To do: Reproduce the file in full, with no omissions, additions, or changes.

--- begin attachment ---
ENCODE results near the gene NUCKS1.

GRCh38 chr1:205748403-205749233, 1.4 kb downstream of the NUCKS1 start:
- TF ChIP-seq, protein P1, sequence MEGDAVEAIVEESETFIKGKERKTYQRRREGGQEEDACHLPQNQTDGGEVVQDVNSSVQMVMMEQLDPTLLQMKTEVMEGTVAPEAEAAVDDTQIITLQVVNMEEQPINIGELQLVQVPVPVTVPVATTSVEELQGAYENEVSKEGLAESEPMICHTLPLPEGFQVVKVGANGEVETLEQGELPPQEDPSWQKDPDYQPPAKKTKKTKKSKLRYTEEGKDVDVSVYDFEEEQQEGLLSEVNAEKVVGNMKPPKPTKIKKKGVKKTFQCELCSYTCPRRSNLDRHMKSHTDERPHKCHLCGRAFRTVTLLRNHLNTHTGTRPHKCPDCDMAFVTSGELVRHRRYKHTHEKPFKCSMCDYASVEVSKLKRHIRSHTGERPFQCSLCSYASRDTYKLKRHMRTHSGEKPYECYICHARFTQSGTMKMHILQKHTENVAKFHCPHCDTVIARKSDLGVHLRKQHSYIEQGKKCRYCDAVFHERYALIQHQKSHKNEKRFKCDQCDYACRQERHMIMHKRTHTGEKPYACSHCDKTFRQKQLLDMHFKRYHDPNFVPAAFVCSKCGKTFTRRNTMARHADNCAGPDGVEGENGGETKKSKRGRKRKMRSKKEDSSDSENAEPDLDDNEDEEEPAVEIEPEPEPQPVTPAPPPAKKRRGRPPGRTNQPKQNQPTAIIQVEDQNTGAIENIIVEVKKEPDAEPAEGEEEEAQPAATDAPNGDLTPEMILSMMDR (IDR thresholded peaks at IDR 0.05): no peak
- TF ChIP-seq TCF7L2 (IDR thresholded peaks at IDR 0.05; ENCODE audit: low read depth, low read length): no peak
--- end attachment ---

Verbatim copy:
ENCODE results near the gene NUCKS1.

GRCh38 chr1:205748403-205749233, 1.4 kb downstream of the NUCKS1 start:
- TF ChIP-seq, protein P1, sequence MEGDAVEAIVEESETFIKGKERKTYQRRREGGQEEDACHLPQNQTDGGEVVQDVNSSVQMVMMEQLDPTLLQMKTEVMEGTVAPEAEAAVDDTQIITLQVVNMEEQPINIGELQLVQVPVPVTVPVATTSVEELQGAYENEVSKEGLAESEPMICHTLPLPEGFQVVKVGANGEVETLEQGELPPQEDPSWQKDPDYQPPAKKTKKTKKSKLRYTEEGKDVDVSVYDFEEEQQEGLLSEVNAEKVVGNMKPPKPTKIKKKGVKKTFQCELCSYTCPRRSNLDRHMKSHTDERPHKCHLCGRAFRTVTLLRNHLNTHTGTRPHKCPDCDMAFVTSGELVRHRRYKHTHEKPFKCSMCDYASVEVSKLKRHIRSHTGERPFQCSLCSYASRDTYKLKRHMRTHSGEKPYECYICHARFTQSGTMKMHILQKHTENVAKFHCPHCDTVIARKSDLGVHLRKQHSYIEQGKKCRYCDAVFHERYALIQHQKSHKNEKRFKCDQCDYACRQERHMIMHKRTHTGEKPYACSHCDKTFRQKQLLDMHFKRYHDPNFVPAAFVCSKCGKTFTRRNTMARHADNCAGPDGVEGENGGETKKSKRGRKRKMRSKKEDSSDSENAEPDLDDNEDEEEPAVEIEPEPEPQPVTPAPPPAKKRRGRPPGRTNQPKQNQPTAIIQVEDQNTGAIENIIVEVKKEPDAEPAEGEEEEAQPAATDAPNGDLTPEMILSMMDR (IDR thresholded peaks at IDR 0.05): no peak
- TF ChIP-seq TCF7L2 (IDR thresholded peaks at IDR 0.05; ENCODE audit: low read depth, low read length): no peak